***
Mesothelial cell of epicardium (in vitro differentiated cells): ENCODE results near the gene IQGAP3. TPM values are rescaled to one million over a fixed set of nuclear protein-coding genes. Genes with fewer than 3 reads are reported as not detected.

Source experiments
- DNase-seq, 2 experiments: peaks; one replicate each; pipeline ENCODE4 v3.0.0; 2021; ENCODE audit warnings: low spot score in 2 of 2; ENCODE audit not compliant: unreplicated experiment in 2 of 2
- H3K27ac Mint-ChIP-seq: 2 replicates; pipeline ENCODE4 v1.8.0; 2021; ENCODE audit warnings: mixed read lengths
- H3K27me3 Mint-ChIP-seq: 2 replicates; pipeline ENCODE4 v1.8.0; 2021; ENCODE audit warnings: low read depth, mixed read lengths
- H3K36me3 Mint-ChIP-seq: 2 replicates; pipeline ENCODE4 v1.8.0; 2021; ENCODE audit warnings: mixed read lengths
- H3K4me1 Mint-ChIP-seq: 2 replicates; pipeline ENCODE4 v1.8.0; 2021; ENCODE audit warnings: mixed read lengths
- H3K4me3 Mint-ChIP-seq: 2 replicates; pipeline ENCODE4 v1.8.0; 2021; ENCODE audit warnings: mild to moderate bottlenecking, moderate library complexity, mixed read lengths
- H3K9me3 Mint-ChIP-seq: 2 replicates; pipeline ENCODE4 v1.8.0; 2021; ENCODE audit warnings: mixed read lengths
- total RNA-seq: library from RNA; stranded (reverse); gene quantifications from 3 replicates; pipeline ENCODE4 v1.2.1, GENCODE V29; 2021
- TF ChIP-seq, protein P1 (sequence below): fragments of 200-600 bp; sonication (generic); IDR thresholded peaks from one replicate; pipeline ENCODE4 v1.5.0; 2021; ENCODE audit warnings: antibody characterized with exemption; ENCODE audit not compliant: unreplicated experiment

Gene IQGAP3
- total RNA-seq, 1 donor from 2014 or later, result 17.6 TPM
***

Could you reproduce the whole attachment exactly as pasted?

Mesothelial cell of epicardium (in vitro differentiated cells): ENCODE results near the gene IQGAP3. TPM values are rescaled to one million over a fixed set of nuclear protein-coding genes. Genes with fewer than 3 reads are reported as not detected.

Source experiments
- DNase-seq, 2 experiments: peaks; one replicate each; pipeline ENCODE4 v3.0.0; 2021; ENCODE audit warnings: low spot score in 2 of 2; ENCODE audit not compliant: unreplicated experiment in 2 of 2
- H3K27ac Mint-ChIP-seq: 2 replicates; pipeline ENCODE4 v1.8.0; 2021; ENCODE audit warnings: mixed read lengths
- H3K27me3 Mint-ChIP-seq: 2 replicates; pipeline ENCODE4 v1.8.0; 2021; ENCODE audit warnings: low read depth, mixed read lengths
- H3K36me3 Mint-ChIP-seq: 2 replicates; pipeline ENCODE4 v1.8.0; 2021; ENCODE audit warnings: mixed read lengths
- H3K4me1 Mint-ChIP-seq: 2 replicates; pipeline ENCODE4 v1.8.0; 2021; ENCODE audit warnings: mixed read lengths
- H3K4me3 Mint-ChIP-seq: 2 replicates; pipeline ENCODE4 v1.8.0; 2021; ENCODE audit warnings: mild to moderate bottlenecking, moderate library complexity, mixed read lengths
- H3K9me3 Mint-ChIP-seq: 2 replicates; pipeline ENCODE4 v1.8.0; 2021; ENCODE audit warnings: mixed read lengths
- total RNA-seq: library from RNA; stranded (reverse); gene quantifications from 3 replicates; pipeline ENCODE4 v1.2.1, GENCODE V29; 2021
- TF ChIP-seq, protein P1 (sequence below): fragments of 200-600 bp; sonication (generic); IDR thresholded peaks from one replicate; pipeline ENCODE4 v1.5.0; 2021; ENCODE audit warnings: antibody characterized with exemption; ENCODE audit not compliant: unreplicated experiment

Gene IQGAP3
- total RNA-seq, 1 donor from 2014 or later, result 17.6 TPM